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Should recreational marijuana be legal? Show more Show less

Following a public outcry over the case of Billy Caldwell, a 12-year-old boy with epilepsy who was prohibited from bringing back a life-changing supply of cannabis oil from Canada, the use of cannabis for medicinal purposes has now been made legal in the UK. Unsurprisingly this has re-ignited the ongoing question: should we legalise the recreational use of cannabis?

Recreational marijuana should be legal Show more Show less

Legalising marijuana would help to minimise its harms.
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Legalizing marijuana would lessen the strain on police and prisons

A significant amount of resources are used to arrest and imprison people for marijuana offences. Legalizing marijuana will save the government time, money, space, and decrease racial injustice within prisons.
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Context

The Argument

Legalizing marijuana would lessen the strain on our justice systems. It would save police officers’ time, the government’s budget, prison capacity, and be a step towards addressing the racial injustice in our justice system. Making an arrest takes police officers a couple of hours.[1] Arresting recreational marijuana users is wasting time that could be better spent going after violent criminals that have caused harm in society. Additionally, studies have shown that legalizing marijuana actually decreases violent crime; this most likely stems from the fact that since it is legal, the criminal activity associated with the drug trade is reduced.[2] Enforcing marijuana laws costs the state a huge amount of money every year. More arrests are made in the U.S. per year for marijuana offenses than for all violent crimes put together.[3] Making an arrest costs anywhere from $1,000- $5,000, and in 2018, there were more than 663,000 people arrested for marijuana offenses; this means that taxpayers are paying between $600 million and $3 billion on arresting marijuana users.[1] Additionally, housing an inmate costs between $30,000- $35,000 a year.[1] The state would save a huge amount of money by not penalizing people for marijuana use. This is money that could be better used in other government programs, such as healthcare or education. Legalizing marijuana would also lessen the strain on prison capacity. The U.S. has less than 5% of the world’s population but has almost 25% of the world’s incarcerated population; 1 out of 5 of these incarcerated individuals are in prison because of a drug offense, and between 40-50% of drug arrests are for marijuana.[2] This means that legalizing marijuana would significantly help prisons with capacity issues. It would also greatly lessen the number of people that have their lives severely damaged (because of stress, damage to relationships, and difficulty finding a job or renting an apartment) by having a criminal record. Additionally, legalizing marijuana would help address the racial injustice in our justice system. According to the American Civil Liberties Union (ACLU), African Americans are about 4 times more likely to be arrested for marijuana possession than Caucasians, despite that the percentage of marijuana users is about the same amongst both races.[2] Legalizing marijuana will save the government time, money, space, and decrease racial injustice.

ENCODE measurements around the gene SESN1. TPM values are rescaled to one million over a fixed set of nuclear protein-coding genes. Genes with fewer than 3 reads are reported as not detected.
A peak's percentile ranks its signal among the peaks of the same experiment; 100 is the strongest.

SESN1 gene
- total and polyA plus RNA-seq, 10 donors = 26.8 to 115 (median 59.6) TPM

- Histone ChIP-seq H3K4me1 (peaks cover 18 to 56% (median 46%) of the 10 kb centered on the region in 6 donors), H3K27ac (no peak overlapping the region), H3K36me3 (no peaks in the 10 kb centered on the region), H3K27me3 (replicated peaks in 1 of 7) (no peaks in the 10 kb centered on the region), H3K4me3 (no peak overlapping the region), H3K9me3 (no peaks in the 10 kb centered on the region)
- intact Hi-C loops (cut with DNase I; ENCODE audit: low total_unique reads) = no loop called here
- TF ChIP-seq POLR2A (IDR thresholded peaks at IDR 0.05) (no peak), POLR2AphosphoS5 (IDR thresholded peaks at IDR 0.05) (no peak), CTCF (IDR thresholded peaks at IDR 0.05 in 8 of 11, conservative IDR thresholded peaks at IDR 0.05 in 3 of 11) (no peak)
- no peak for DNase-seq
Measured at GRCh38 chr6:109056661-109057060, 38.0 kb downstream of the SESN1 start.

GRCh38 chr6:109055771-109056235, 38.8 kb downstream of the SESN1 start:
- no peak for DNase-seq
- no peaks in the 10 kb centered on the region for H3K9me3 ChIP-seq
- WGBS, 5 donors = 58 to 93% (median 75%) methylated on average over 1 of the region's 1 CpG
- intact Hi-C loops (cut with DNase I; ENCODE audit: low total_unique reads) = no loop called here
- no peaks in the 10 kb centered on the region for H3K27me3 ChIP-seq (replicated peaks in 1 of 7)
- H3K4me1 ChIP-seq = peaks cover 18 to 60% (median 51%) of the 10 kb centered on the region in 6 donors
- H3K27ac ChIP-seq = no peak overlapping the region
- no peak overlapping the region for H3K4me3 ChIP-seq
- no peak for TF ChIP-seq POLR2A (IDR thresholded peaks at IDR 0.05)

Counter arguments

The cost of implementing a law is not a valid reason to get rid of it. All laws cost money to enforce. Additionally, the strain that marijuana offenses have on police departments has been greatly overestimated. Police departments do not focus on arresting recreational marijuana users, those arrests happen in relation to other activities such as at a traffic stop.[4] Since the police are not currently spending their time tracking down and arresting marijuana users, legalizing marijuana won’t relieve the strain on police departments they way that proponents think it will.

Framing

Premises

[P1] Arresting people for marijuana-related offense wastes police officers' time. [P2] Marijuana laws cost the state a huge amount of money to enforce. [P3] The number of people in prison for marijuana offenses puts a strain on prison capacity. [P4] African Americans are disproportionately arrested for marijuana possession. [P5] Legalizing marijuana will save the government time, money, space, and decrease racial injustice.

Rejecting the premises

[Rejecting P1] The strain that marijuana offenses have on police departments has been greatly overestimated. [Rejecting P2] The cost of keeping a law is not a reason to get rid of it.

Proponents

Further Reading

References

  1. https://www.boisestate.edu/bluereview/how-marijuana-legalization-would-benefit-the-criminal-justice-system/
  2. https://www.americanprogress.org/issues/criminal-justice/reports/2018/05/01/450201/rethinking-federal-marijuana-policy/
  3. https://www.nytimes.com/2014/07/29/opinion/high-time-the-injustice-of-marijuana-arrests.html
  4. https://www.kpbs.org/news/2010/oct/08/will-prop-19-cut-law-enforcement-costs/

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This page was last edited on Tuesday, 30 Jun 2020 at 01:09 UTC